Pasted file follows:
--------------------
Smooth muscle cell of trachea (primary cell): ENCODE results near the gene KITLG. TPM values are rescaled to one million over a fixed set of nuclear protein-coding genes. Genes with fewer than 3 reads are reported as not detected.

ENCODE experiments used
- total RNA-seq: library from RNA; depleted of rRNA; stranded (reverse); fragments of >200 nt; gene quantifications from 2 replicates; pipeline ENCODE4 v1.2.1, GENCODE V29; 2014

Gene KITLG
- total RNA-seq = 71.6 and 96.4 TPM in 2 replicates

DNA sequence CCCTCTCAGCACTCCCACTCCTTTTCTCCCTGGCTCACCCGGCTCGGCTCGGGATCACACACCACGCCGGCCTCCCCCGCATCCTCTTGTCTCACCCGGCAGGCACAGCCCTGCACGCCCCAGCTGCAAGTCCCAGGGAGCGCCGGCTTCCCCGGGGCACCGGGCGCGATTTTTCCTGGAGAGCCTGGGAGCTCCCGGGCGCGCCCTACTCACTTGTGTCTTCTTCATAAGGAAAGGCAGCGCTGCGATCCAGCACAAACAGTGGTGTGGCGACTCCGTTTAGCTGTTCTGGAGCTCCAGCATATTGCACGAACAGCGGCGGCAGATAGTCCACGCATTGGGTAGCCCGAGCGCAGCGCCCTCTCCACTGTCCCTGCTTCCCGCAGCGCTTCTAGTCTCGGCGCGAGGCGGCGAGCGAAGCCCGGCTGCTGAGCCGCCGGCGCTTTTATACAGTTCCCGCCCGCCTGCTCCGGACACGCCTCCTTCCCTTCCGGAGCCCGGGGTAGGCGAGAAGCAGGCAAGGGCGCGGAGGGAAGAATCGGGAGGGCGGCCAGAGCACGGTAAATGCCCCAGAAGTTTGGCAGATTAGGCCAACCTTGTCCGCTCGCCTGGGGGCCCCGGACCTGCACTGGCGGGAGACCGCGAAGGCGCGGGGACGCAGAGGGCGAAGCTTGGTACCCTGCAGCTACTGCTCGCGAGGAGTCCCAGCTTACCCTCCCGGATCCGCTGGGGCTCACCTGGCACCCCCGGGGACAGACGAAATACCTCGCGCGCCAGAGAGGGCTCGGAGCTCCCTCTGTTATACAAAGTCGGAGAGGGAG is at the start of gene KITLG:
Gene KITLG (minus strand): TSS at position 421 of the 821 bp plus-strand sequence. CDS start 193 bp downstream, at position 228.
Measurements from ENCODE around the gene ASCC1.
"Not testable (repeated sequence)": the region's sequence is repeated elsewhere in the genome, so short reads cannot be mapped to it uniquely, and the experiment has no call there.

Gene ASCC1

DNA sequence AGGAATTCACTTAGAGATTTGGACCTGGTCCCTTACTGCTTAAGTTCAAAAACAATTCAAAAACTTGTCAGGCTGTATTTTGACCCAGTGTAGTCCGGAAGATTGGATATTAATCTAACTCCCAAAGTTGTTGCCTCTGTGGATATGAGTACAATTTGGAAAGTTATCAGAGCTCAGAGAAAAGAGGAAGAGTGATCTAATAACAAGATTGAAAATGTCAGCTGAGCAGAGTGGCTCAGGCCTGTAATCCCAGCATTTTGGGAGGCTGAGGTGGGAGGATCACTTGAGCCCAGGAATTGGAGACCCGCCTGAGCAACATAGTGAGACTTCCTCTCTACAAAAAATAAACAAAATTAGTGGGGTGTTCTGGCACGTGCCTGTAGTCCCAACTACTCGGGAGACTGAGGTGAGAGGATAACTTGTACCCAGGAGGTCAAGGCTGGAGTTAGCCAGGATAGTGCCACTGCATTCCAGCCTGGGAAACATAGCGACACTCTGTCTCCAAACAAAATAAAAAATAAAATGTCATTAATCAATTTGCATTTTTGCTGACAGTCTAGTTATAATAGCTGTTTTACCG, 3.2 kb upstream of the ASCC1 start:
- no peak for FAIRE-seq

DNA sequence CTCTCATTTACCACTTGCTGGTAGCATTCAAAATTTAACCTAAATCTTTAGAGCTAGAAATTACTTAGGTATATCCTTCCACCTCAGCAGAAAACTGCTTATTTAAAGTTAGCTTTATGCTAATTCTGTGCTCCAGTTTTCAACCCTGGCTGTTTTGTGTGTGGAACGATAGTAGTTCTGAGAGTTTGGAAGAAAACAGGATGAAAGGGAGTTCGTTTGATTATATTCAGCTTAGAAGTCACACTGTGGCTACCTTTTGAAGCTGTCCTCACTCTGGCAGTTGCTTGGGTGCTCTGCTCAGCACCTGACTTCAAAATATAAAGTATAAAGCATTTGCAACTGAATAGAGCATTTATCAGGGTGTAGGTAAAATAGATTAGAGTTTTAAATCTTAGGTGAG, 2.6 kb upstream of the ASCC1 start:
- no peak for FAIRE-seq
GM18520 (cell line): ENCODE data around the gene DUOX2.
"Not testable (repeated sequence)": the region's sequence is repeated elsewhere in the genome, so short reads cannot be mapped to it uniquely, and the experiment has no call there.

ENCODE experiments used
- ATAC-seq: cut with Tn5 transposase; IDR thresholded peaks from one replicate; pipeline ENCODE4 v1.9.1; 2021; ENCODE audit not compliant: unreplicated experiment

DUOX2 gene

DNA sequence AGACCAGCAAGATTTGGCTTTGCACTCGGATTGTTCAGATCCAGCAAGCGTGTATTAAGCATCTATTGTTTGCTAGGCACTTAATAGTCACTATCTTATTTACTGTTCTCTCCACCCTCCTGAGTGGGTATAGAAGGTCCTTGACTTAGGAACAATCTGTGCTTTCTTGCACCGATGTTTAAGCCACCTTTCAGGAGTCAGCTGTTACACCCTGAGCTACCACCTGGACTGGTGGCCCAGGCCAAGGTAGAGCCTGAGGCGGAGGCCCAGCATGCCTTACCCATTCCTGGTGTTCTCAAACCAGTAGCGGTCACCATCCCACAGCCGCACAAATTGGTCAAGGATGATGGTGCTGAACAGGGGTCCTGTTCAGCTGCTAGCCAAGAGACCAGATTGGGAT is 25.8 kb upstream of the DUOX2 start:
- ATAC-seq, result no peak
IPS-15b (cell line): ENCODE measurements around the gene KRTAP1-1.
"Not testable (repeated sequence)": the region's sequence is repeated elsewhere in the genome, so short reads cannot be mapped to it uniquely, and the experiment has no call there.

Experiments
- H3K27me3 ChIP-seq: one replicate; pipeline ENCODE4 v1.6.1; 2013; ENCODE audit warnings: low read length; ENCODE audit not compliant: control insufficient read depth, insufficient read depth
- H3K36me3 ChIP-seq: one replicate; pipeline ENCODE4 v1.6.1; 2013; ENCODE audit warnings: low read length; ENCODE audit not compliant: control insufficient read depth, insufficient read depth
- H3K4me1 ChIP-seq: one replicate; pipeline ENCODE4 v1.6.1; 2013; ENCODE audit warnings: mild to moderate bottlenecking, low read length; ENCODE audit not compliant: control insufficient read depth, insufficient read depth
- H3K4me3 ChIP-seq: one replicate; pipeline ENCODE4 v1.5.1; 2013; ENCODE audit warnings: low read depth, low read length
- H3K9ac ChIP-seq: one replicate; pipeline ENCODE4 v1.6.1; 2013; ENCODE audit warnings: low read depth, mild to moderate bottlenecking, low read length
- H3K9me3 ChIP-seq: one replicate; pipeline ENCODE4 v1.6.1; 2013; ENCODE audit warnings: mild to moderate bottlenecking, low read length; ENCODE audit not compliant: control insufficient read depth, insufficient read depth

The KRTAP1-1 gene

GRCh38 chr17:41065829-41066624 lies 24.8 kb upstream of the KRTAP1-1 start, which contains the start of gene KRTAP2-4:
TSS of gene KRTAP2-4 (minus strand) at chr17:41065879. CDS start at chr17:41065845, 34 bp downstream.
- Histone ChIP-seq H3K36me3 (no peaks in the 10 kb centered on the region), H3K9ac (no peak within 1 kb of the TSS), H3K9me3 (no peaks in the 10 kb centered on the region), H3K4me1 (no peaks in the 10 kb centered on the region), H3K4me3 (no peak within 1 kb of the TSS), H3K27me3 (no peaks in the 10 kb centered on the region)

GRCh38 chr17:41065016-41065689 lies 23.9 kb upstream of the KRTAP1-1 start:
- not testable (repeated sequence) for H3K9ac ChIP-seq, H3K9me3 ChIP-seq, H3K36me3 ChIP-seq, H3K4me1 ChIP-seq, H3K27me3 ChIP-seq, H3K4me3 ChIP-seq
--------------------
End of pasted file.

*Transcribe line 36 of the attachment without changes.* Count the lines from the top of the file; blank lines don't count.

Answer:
- not testable (repeated sequence) for H3K9ac ChIP-seq, H3K9me3 ChIP-seq, H3K36me3 ChIP-seq, H3K4me1 ChIP-seq, H3K27me3 ChIP-seq, H3K4me3 ChIP-seq